sukzessiveOptimierungSequenzielleKonsistenzEng

Ongoing Optimization: Acquire-Release Semantics with CppMem

With the acquire-release semantics, we break the sequential consistency. In the acquire-release semantics, synchronization occurs between atomic operations on the same atomic and not between threads.

Acquire-release semantic

The acquire-release semantic is more lightweight and, therefore, faster than the sequential consistency because the synchronization only occurs between atomic operations. But although the intellectual challenge increases.

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// ongoingOptimizationAcquireRelease.cpp

#include <atomic>
#include <iostream>
#include <thread>

std::atomic<int> x{0};
std::atomic<int> y{0};

void writing(){  
  x.store(2000,std::memory_order_relaxed);  
  y.store(11,std::memory_order_release);
}

void reading(){  
  std::cout << y.load(std::memory_order_acquire) << " ";  
  std::cout << x.load(std::memory_order_relaxed) << std::endl;
}

int main(){
  std::thread thread1(writing);
  std::thread thread2(reading);
  thread1.join();
  thread2.join();
};

At first glance, you will notice that all operations are atomic. So the program is well-defined. But the second glance shows more. The atomic operations on y are attached with the flags std::memory_order_release (line 12) and std::memory_order_acquire (line 16). In contrast, the atomic operations on x are annotated with std::memory_order_relaxed. So there are no synchronization and ordering constraints for x. The key for the possible values for x and y can only be answered by y.

It holds:

  1. y.store(11,std::memory_order_release) synchronizes-with y.load(std::memory_order_acquire)
  2. x.store(2000,std::memory_order_relaxed is visible before y.store(11,std::memory_order_release)
  3. y.load(std::memory_order_acquire) is visible before x.load(std::memory_order_relaxed)

I will elaborate a little bit more on these three statements. The key idea is that the store of y in line 10 synchronizes with the load of y in line 16. The reason is that the operations occur on the same atomic and follow the acquire-release semantic. So y uses std::memory_order_release in line 12 and std::memory_order_acquire in line 16. But the pairwise operations on y have another very interesting property. They establish a kind of barrier relative to y. So x.store(2000,std::memory_order_relaxed) can not be executed after y.store(std::memory_order_release), so x.load() can not be executed before y.load().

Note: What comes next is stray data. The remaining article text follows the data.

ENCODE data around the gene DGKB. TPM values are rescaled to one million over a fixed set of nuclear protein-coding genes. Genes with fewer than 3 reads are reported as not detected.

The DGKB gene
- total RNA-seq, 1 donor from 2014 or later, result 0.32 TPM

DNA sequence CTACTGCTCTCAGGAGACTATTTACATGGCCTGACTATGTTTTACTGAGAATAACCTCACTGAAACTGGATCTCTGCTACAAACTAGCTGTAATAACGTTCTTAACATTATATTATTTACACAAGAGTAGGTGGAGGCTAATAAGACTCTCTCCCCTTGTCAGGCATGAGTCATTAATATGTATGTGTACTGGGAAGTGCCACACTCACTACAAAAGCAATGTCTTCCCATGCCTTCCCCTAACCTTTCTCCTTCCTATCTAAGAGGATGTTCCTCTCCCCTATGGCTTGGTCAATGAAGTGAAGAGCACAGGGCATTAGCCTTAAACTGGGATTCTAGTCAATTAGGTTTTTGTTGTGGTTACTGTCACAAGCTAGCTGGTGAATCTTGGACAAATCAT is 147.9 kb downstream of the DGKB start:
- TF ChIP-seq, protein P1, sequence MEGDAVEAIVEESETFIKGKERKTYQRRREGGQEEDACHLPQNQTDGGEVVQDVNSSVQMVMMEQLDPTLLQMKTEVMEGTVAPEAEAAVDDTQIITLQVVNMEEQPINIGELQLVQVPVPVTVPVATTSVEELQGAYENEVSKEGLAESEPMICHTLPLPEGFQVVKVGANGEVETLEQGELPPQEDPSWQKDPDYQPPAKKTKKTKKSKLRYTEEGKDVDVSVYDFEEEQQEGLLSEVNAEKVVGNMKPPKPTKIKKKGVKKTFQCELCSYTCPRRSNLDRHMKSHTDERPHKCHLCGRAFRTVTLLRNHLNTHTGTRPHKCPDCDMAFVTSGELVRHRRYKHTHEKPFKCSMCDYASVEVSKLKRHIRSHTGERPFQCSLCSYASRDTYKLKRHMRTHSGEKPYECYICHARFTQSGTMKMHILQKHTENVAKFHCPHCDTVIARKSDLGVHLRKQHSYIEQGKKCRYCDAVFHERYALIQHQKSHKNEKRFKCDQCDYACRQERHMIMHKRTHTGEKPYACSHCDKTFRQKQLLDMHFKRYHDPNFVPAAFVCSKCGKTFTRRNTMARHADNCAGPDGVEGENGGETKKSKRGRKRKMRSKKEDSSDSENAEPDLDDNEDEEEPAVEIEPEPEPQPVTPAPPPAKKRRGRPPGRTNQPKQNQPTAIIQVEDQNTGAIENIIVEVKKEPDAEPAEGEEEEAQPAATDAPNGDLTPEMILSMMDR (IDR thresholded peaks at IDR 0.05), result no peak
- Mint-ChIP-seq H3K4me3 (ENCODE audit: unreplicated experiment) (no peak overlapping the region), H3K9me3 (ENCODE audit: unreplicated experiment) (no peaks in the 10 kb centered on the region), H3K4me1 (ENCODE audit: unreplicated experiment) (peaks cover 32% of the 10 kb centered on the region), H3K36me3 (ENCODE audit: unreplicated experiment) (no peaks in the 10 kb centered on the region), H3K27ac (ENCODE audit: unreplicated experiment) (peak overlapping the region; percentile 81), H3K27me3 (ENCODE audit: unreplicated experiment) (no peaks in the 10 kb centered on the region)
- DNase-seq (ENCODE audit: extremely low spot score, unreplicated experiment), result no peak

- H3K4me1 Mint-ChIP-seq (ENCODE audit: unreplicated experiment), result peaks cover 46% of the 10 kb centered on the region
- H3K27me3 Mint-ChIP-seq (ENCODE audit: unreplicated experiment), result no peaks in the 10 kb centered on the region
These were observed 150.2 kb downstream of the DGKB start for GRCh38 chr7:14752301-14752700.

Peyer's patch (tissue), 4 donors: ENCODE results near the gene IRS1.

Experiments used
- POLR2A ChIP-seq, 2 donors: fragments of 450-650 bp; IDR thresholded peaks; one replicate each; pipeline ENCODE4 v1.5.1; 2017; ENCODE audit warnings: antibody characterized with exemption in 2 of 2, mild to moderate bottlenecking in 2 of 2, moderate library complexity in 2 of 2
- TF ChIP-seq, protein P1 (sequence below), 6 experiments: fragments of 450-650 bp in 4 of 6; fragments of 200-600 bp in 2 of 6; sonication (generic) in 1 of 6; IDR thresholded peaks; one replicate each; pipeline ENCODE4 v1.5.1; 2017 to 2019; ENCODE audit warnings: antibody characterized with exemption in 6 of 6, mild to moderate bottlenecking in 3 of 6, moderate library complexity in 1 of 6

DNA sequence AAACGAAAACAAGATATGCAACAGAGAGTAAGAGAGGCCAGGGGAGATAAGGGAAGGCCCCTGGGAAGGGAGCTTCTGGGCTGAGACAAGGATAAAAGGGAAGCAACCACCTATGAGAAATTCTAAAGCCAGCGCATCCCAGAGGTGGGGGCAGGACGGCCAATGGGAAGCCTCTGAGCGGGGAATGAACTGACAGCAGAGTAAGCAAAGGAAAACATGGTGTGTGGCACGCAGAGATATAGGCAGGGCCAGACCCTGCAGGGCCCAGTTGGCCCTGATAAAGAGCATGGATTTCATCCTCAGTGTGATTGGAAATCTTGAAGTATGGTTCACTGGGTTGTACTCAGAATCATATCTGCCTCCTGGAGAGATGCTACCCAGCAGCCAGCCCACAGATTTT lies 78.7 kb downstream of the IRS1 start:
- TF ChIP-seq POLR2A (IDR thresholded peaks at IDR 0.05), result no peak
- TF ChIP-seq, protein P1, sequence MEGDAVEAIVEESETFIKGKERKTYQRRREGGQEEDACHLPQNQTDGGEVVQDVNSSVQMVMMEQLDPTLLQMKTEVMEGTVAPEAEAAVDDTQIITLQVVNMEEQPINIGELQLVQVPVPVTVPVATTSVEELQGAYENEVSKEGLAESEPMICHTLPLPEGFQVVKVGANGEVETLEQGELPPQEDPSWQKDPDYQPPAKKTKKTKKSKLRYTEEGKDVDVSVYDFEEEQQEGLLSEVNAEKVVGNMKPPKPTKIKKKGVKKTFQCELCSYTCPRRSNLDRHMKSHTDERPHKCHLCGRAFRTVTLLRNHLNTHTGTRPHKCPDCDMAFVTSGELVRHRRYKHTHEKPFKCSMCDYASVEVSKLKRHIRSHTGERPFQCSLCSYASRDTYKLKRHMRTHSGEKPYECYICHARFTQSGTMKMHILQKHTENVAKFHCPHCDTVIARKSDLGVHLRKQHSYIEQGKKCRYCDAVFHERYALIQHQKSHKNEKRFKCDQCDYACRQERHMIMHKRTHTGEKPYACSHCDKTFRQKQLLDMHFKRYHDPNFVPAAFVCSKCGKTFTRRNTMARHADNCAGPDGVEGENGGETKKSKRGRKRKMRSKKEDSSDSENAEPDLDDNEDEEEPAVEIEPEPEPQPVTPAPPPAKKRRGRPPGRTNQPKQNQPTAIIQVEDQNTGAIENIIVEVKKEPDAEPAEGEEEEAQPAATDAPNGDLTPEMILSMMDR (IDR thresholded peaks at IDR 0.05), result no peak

The reasoning was in the case of the acquire-release semantic more sophisticated than in the case of the sequential consistency. But the possible values for x and y are the same. Only the combination y == 11 and x == 0 is no possible.

Three different interleavings of the threads are possible, producing the three different combinations of x and y.

  1. thread1 will be executed before thread2.
  2. thread2 will be executed before thread1.
  3. thread1 executes x.store(2000), before thread2 will be exectued.

At the end the table.

 

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    sukzessiveOptimierungSequenzielleKonsistenzEng

    CppMem

    At first, the program once more with CppMem.

    int main(){
      atomic_int x= 0; 
      atomic_int y= 0;
      {{{ { 
          x.store(2000,memory_order_relaxed);
          y.store(11,memory_order_release);
          }
      ||| {
          y.load(memory_order_acquire);
          x.load(memory_order_relaxed);
          } 
      }}}
    }
    

    We already know all results except of (y=11, x=0) are possible.

    Possible executions

    Have a look at the three graphs with consistent execution. The graphs show an acquire-release semantics between the store-release of y and the load-acquire from y. It makes no difference if the reading of y (rf) occurs in the main thread or a separate thread. The graphs show the synchronizes-with relation with an sw arrow.

    Execution for (y=0, x= 0)

    first

    Execution for (y= 0, x= 2000)

    second

    Execution for (y=11, x= 2000)

    third

    What’s next?

    But we can do better. Why should x be atomic? There is no reason. That was my first but incorrect assumption. Why? You will read it in the next post.

    Thanks a lot to my Patreon Supporters: Matt Braun, Roman Postanciuc, Tobias Zindl, G Prvulovic, Reinhold Dröge, Abernitzke, Frank Grimm, Sakib, Broeserl, António Pina, Sergey Agafyin, Андрей Бурмистров, Jake, GS, Lawton Shoemake, Jozo Leko, John Breland, Venkat Nandam, Jose Francisco, Douglas Tinkham, Kuchlong Kuchlong, Robert Blanch, Truels Wissneth, Mario Luoni, Friedrich Huber, lennonli, Pramod Tikare Muralidhara, Peter Ware, Daniel Hufschläger, Alessandro Pezzato, Bob Perry, Satish Vangipuram, Andi Ireland, Richard Ohnemus, Michael Dunsky, Leo Goodstadt, John Wiederhirn, Yacob Cohen-Arazi, Florian Tischler, Robin Furness, Michael Young, Holger Detering, Bernd Mühlhaus, Stephen Kelley, Kyle Dean, Tusar Palauri, Juan Dent, George Liao, Daniel Ceperley, Jon T Hess, Stephen Totten, Wolfgang Fütterer, Matthias Grün, Phillip Diekmann, Ben Atakora, Ann Shatoff, Rob North, Bhavith C Achar, Marco Parri Empoli, Philipp Lenk, Charles-Jianye Chen, Keith Jeffery,and Matt Godbolt.

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